My goal is to quick build a budget friendly Marine Peleliu Sherman. I do care about making a correct version of the tank but as OOTB as possible. I’ve learned that they were large hatch dry stowage M4A2s (like the affordable Zvezda kit) but I have a couple of questions about these tanks. From images I’ve found online they all had T54E1 style tracks on the suspension and also welded on to the turret and front hull areas. I have spare Tamiya T54E1 rubber band tracks and a bunch of sections of plastic Tamiya T54E1 spare track to adorn the turret and the hull. The only thing I’d be missing would be the swimming trunks so I’m keeping fingers crossed that some of them either had them removed or came ashore without them.
So did some of those Marine M4A2s come ashore without swimming trunks?
Or did some perhaps have their trunks removed during the course of the battle?
From Marine Tank Battles in the Pacific by Ed Gilbert.
Only 30 Marine tanks came ashore (USA brought some but not really discussed), so all where repaired daily. 9 where left on the island as total losses.
This is the airfield which suggests all wading gear was removed.
The airfield one is definitely Peleliu but they all have their trunks on, I’be seen a better higher resolution image of that same photo and the trunks are clearly visible.
The battle lasted 2 months! If the tanks were used continuously for the entirety of the battle was it likely that they perhaps had to remove everything at some point to conduct maintenance? The top section of the trunk would have prevented them from opening the top engine deck hatches. BUT, the M4A2 didn’t have a rear plate engine access door like the radial and GAA tanks so it’s possible they might’ve kept that rear trunk section throughout the battle? It would be awesome if I could see a photo of a Marine Peleliu Sherman that clearly shows everything removed but I haven’t seen one yet.
I’m only interested in acquiring the Zvezda kit because I have those Tamiya spares and because of price. I have zero interest in spending on AM stuff. I’ve built a set of trunks in the past from scratch for an Iwo Jima Marine M4A3 and they turned out fine but they were not easy to make. Considering everything I’ve read about the Zvezda kit, I won’t spend any additional money on AM and I’d rather not spend the time to make some trunks unless I absolutely have to. My goal is simply to use old Tamiya stuff that’s been in the spares box for years on an inexpensive kit that just happens to be the correct version for that battle. Another thing that interested me in this project besides low cost is that I have the markings in my spares box for the sides of the hull and turret front and rear.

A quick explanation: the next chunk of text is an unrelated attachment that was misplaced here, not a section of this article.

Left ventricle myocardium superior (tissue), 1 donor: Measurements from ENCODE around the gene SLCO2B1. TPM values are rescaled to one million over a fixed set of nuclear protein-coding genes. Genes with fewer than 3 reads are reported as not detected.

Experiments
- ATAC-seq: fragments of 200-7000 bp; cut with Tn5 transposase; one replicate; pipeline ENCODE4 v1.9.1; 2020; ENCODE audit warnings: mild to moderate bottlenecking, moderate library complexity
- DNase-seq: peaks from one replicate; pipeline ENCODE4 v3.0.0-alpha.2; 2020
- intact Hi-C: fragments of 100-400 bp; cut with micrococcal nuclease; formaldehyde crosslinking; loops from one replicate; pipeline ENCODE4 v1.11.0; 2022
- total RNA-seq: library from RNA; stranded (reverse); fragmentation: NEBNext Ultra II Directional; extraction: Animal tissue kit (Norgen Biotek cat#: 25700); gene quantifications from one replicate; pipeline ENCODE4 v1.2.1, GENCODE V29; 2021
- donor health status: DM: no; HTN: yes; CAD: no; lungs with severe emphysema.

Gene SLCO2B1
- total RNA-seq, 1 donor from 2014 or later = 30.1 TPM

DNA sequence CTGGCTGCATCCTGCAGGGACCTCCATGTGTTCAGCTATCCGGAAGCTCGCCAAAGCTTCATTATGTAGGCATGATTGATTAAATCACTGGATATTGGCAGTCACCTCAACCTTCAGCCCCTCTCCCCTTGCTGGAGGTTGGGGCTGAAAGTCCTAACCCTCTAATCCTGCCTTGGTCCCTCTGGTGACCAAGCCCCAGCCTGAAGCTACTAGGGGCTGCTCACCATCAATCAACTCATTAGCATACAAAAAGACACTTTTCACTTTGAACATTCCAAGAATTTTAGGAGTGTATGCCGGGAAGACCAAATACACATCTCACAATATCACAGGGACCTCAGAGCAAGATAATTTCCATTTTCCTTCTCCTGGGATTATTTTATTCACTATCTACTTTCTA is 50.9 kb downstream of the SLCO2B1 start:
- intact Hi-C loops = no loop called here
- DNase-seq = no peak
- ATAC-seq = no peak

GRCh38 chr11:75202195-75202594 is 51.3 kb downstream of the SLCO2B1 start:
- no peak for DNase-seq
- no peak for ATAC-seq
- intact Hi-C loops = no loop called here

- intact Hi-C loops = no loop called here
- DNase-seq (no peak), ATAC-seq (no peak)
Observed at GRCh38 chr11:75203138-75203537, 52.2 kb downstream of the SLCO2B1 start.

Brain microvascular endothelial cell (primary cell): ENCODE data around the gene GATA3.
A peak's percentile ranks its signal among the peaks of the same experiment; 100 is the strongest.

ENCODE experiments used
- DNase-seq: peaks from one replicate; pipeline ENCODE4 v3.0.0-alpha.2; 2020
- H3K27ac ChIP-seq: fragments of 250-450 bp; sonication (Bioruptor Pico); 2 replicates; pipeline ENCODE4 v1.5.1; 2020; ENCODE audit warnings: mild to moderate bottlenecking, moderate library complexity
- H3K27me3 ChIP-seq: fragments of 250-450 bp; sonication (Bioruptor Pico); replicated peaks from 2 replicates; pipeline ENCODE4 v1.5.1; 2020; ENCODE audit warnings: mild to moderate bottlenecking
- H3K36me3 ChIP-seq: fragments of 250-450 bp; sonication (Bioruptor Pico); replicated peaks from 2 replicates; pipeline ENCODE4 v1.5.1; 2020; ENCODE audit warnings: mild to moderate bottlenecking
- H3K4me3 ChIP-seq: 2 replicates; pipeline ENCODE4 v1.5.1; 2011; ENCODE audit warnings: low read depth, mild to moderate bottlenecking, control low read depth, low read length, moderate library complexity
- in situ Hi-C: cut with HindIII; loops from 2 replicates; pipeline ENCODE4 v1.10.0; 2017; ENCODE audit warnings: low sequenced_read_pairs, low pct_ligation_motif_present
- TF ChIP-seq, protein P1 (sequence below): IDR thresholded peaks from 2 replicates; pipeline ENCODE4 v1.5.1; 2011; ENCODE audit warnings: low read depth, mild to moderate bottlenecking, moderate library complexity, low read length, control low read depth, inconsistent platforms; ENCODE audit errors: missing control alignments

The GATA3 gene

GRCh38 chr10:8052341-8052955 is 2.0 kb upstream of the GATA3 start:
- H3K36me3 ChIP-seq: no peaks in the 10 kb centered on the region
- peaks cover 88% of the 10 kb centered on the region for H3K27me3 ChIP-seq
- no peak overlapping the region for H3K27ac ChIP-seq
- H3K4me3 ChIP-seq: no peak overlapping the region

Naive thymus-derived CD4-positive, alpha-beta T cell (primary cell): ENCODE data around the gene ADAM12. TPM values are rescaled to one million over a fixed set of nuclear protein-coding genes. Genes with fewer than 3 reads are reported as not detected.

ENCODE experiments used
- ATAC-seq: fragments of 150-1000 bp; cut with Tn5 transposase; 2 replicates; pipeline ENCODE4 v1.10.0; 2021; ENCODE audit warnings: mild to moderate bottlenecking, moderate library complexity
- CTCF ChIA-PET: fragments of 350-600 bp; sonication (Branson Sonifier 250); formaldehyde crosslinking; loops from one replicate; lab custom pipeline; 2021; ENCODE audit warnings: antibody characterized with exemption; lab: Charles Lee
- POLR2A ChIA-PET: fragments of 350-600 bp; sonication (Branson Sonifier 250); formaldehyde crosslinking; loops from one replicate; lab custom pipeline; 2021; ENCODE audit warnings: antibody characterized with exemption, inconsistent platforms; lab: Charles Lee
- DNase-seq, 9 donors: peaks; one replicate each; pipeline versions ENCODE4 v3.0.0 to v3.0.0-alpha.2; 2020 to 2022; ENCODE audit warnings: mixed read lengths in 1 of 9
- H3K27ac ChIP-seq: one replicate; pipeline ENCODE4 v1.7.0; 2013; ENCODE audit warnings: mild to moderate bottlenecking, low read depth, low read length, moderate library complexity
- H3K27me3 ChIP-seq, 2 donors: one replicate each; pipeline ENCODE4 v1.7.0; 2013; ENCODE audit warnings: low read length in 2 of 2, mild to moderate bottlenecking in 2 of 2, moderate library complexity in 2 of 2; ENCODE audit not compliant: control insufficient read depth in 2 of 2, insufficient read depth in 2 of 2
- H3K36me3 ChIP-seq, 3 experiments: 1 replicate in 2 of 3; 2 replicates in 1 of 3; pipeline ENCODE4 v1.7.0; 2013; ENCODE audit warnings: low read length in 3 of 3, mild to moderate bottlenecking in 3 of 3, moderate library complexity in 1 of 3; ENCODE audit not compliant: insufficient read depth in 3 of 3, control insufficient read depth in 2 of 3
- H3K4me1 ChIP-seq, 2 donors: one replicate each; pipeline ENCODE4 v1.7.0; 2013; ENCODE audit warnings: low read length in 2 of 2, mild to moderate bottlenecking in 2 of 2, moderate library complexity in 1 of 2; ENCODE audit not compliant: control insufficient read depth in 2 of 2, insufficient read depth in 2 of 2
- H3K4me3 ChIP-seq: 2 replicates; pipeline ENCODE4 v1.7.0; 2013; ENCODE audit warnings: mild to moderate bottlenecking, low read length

Not sure where the top photo was at but if Guam and it kinda looks like it then 3rd Tank Battalion, 4th sat that one out. Ed’s book has more photos but my copy has known dark prints which makes it difficult to see details. I would have asked Ed but he passed away.
As I recall the assault was completed mid Oct and because of the limited tanks they would replace crew and ammo and go back out to the front. One example mentioned was 3 trips in a day. Tanks where repaired all the time. It is possible they removed the trucks to do repairs but I would have to check on when the airfield was reached they might not have had time.
That’s awful, I had no idea he had passed. What a terrible loss to his family and this community. He looked really young on greatest tank battles he must’ve died in his 60s. Was it Covid?
I haven’t been very active on modeling forums for 4-5 years now. His book “Tanks in Hell” is one of my favorites and was delighted to see how he brought attention to tank use in the PTO and the importance that tanks played in that theater. It was something that had been pretty much ignored by historians and authors of WW2 books. I’ve purchased 3 copies of that book, one each for my brother and my brother-in-law both being ex marines and my copy I’ve read a couple of times.
I’m going to order his pacific marines tank battles book, maybe I can find the information I seek in that book.
Oh my goodness, thank you! You posted not one but two rear images of Peleliu shermans without swimming trunks! The top tank on each of the pages you posted clear as day, no trunks. They do seem to have all the Peleliu features. I’ve seen images of Tinian shermans look similar but those had EEC on the tracks and the Peleliu shermans didn’t.
BTW, looked up “Shermans in the Pacific” prices range from $250-300 for a copy! I won’t be buying one at those prices.